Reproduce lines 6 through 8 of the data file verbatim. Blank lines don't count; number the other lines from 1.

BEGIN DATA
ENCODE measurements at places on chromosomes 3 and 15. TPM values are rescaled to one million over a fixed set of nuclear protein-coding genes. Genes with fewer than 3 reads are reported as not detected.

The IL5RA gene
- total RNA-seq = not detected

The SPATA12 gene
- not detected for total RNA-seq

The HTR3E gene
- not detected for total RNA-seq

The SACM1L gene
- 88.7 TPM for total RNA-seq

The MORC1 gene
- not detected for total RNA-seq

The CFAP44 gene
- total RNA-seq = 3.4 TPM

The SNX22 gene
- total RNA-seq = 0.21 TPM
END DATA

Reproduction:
The HTR3E gene
- not detected for total RNA-seq

The SACM1L gene